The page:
An exciting Letter from Admiral Horatio Nelson to the 2nd Earl Camden dated 11 October 1804 has been put on display and revealed to the public for the first time. The letter concerns Camden’s nephew, Francis James, who, having lost his ship and his clothes, evidently decided he was not cut out for a life at sea! As Tunbridge Wells Museum’s Object of the Month for December, the letter sits alongside supporting text provided by our own Mike Bevan, Archivist at the National Maritime Museum, Greenwich. You can take a look at the letter online: http://www.tunbridgewellsmuseum.org/Default.aspx?page=2363. The full article is also available via the link and as a PDF. This version reveals letters from the NMM’s Archive, specifically the Croker collection (CRK) and puts the exhibited letter into a wider context concerning patronage, naval operations and reminds us that the call of the sea didn’t suit everyone!
The letter has already generated some local media attention:
A visit to the Ashmolean Museum in Oxford last weekend has piqued my interest in the capture of the Westmorland: an armed merchantman. The exhibition, entitled ‘The English Prize, The Capture of the Westmorland: An Episode of the Grand Tour’, reveals the fascinating story of an English merchant ship that was captured by the French on 7 January 1779.
The Westmorland left Livorno under Captain Michael Wallace with a cargo that included 57 crates of objects collected by aristocrats on the Grand Tour. These Grand Tourists included Francis Bassett, Prince William Henry and Charles Howard. The ship was chased by four French ships consisting of the Caton, Destin and two smaller vessels. Being outnumbered and outgunned, Captain Wallace surrendered and was forced to Malaga. It was at this point that the valuable works of art were sold to the Spanish King, Charles III, for 360,000 silver reales; a substantial amount. Many of the items were then presented to the Royal Academy of Fine Arts in Madrid. The archives in Madrid have been able to trace the history of the cargo and have discovered what became of the artefacts. For information about the exhibition see: http://www.ashmolean.org/exhibitions/westmorland/.
Included in the displays is a letter of marque against France, dated 20 August 1778 from the National Archives at Kew and their High Court of Admiralty records. There is a letter from Thomas Jenkins, a key agent in Rome, writing to William Legge, 2nd Earl of Darmouth, informing him of the acquisition of items made by his son, Lord Lewisham. The Archive at the National Maritime Museum holds several letters written by Thomas Jenkins from the John Wilson Croker collection of Nelson letters.
After visiting the exhibition, my immediate thought was to whether I could find anything interesting about the capture and dispersal of items from the Westmorland in the NMM’s manuscript collection. Having conducted a brief search, it seems that this task would prove very difficult. However, if any of our readers find anything of interest, please let us know!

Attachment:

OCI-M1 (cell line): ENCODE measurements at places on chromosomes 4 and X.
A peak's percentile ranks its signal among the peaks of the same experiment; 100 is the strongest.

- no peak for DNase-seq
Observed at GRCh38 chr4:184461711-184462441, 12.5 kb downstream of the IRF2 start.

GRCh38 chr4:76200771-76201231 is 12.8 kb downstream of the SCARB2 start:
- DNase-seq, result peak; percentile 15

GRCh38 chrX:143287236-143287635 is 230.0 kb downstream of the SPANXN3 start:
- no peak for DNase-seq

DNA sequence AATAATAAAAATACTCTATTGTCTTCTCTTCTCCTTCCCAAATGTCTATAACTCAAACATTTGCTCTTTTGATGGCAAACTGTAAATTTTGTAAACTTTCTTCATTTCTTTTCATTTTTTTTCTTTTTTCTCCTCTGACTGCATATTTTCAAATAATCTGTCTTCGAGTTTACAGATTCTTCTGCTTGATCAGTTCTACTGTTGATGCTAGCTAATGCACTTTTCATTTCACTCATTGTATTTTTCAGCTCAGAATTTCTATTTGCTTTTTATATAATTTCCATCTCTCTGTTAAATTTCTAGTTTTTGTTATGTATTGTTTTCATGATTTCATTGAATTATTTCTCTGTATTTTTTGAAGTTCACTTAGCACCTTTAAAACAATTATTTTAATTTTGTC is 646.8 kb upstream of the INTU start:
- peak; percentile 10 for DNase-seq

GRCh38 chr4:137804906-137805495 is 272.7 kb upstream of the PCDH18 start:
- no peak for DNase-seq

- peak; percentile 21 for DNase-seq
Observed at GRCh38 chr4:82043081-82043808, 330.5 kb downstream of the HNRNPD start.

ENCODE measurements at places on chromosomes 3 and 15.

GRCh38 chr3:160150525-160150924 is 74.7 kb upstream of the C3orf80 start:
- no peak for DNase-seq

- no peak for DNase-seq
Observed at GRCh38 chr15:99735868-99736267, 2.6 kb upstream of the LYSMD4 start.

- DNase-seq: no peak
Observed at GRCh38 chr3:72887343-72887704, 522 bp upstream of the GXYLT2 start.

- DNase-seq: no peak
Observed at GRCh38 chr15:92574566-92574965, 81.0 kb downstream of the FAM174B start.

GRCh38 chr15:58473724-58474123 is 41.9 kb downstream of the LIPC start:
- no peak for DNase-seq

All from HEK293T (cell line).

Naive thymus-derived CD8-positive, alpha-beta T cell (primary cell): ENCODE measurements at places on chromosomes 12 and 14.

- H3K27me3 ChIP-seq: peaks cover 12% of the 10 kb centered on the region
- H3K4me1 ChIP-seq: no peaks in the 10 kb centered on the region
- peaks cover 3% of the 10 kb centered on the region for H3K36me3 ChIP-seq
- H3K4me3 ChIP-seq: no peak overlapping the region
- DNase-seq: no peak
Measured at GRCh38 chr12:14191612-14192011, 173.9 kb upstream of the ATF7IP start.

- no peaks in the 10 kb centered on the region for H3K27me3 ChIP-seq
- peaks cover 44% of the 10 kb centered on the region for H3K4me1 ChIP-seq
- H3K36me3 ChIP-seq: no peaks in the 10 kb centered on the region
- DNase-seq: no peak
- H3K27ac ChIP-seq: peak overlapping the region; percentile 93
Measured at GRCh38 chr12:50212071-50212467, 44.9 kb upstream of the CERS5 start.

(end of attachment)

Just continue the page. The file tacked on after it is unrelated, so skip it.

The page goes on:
The image on the right shows a ship’s model from the NMM’s collection. It is the Atalanta of c.1775 and the model can be found in the Ashmolean’s exhibition. It has been used as an example of a vessel similar to the Westmorland.
Mike (Assistant Archivist)
We are delighted that the move of the collections into the new archive stores is on schedule to be completed by Christmas, so the full Library service and access to the collections will start in January 2012. Please see the latest update on the website.
The full Library service will begin from Tuesday 17 January 2012 on a trial period, when the Library will be open from Tuesday-Thursday. During this time, we ask that you bear with us as we’ll also be continuing to update locations in the stores, training staff and getting used to the new ordering system and retrieval process.
From Monday 30 January 2012 the Library will be open six days a week, Monday to Friday 10.00-16.45, late night Thursday until 19.45 and Saturdays 10.00-13.00 and 14.00-16.45. Please note that to use the Library and access the collections, you must register online for a new style three year reader’s ticket. Guidance on how to request items using Aeon will be posted on the Museum website shortly.
We look forward to welcoming you to the Caird Library in 2012.
Eleanor (Head of Archive & Library)
Colleagues in Norway have issued a request for help to solve a mystery dating back to 1816.
The Regional State Archives in Trondheim have in their collection a number of letters that were found, washed ashore in a box, at Orlandet. The box, which also contained clothes and books, had at one time been on board the British ship Mercator and belonged to John Lambeth and his son.
Aside from what little information can be gleaned from the manuscripts themselves, archivists in Norway know nothing further about the Lambeth family or the Mercator. It is now hoped that some genealogical sleuths will be able to shed fresh light on this intriguing collection of letters.
Readers of the blog can find further information, as well as some images of the documents, on the National Archives of Norway website.
Richard (Assistant Archivist)
On Thursday 14th July the new Caird Library opened to the public, two days after the formal opening of the Sammy Ofer Wing by the Museum’s Patron, HRH the Duke of Edinburgh.